Recommended Colour Calibrator?

Discussion in 'Digital Photography' started by Commy1, Mar 2, 2014.

  1. Commy1 macrumors 6502a

    Commy1

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    Feb 25, 2013
    #1
    Hey guys and gals,
    I managed to land myself a job as a full time photographer for a camp this summer and I want to do a proper job so I've been going through my check list of equipment to get the job done right.

    Not only do I want to do a good job at the camp but as an artist I want my work to appear properly in prints and websites so I think a colour calibrator would be a wise investment. I'm not really familiar with the options out there so I'm open to recommendations.

    The only one I've considered so far is the Spyder4Elite.
     
  2. Apple fanboy macrumors P6

    Apple fanboy

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    #2
    The Spyder 4 Elite is okay. The other option worth consideration is the i1 display pro. There isn't much between the two to be honest.
     
  3. compuwar macrumors 601

    compuwar

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    #3
    Along with screen calibration, some consider it overkill, but I really like sensor calibration and use an X-Rite Color Checker Passport. It'll nail clothing, flower and skin tones.

    Don't forget to use fill flash outside (I generally dial mine down about 2/3s of a stop under the balanced fill setting of the camera for outdoor people shots.)

    Paul
     
  4. MCAsan macrumors 601

    MCAsan

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  5. phrehdd macrumors 68040

    phrehdd

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    #5
    What are you using for a monitor? Some solutions work better than others depending on what monitor you going to use. There is no reason to get a 500 dollar solution for a 90 dollar monitor and the opposite holds true as well.

    Props to you for wanting to get the right tools and being prepared.

    Make sure that whatever you choose, you also get a firm understanding of dealing with printer profiles and possible calibration on that front as well.
     
  6. Commy1 thread starter macrumors 6502a

    Commy1

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    Feb 25, 2013
    #6
    My main target is digital work, being able to print would be icing on the cake but not necessary at this point. A lot of slideshows, website building, portfolio, juried submissions and the like.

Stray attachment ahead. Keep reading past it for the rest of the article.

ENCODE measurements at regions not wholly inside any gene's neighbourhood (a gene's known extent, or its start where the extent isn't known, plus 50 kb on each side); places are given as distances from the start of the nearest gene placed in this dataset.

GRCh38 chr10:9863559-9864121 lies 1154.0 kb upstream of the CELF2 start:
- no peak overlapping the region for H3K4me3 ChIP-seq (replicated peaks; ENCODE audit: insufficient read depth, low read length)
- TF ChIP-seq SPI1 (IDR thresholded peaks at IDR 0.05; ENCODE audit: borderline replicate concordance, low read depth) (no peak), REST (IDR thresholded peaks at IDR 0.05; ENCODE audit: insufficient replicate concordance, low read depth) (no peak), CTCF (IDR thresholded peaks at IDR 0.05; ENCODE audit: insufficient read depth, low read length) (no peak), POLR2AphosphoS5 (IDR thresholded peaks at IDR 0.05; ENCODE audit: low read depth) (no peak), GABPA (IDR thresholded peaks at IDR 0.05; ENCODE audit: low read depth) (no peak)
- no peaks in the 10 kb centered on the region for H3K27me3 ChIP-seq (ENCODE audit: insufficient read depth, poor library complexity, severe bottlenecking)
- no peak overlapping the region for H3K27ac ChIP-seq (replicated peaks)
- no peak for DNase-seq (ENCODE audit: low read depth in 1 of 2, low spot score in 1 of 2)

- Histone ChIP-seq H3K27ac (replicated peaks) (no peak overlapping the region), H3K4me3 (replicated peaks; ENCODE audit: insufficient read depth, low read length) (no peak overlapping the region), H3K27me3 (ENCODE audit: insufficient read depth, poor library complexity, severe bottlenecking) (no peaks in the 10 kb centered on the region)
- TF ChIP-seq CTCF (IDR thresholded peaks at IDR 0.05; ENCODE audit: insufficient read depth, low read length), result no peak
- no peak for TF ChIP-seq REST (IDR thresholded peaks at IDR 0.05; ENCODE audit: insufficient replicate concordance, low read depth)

Presently I'm just working off of the stock 13" rMBP screen, but when/if :roll eyes: Apple ever updates their TBD I'll consider one of those for sure. I'm not really familiar with the panels out there. I know there is a Dell monitor with the exact same panel and resolution for less money. I've heard that a lot of LG panels have yellowing and that's about it.

    Luckily this MBP screen is without flaw as far as I can tell, no yellowing, IR, uneven backlight or discolouration anywhere.

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    Thanks I'll do some research

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    Thanks, this is a name I've heard but haven't looked into for whatever reason. I will start reading some reviews on it.
     
  7. Commy1 thread starter macrumors 6502a

    Commy1

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    Feb 25, 2013
    #7
    I've done some more research and my conclusions are..

    The i1Display Pro seems like a fabulous option, amazon offers it in a bundle with colour charts and white cards, which by themselves are unnecessarily expensive.. these however seem like a little bit of overkill despite the package being temptingly priced.

    However, doing some more digging I found the ColorMunki, which seems to be exactly what I want and a little more compared to the Pro which is way above and beyond. Both are decently priced but money is a bit of an issue, the Munki is the one I am leaning towards.

    Does anyone have an opinion about the XRite ColorMunki?
     
  8. Apple fanboy macrumors P6

    Apple fanboy

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    #8
    You mean the ColorMunki Photo right?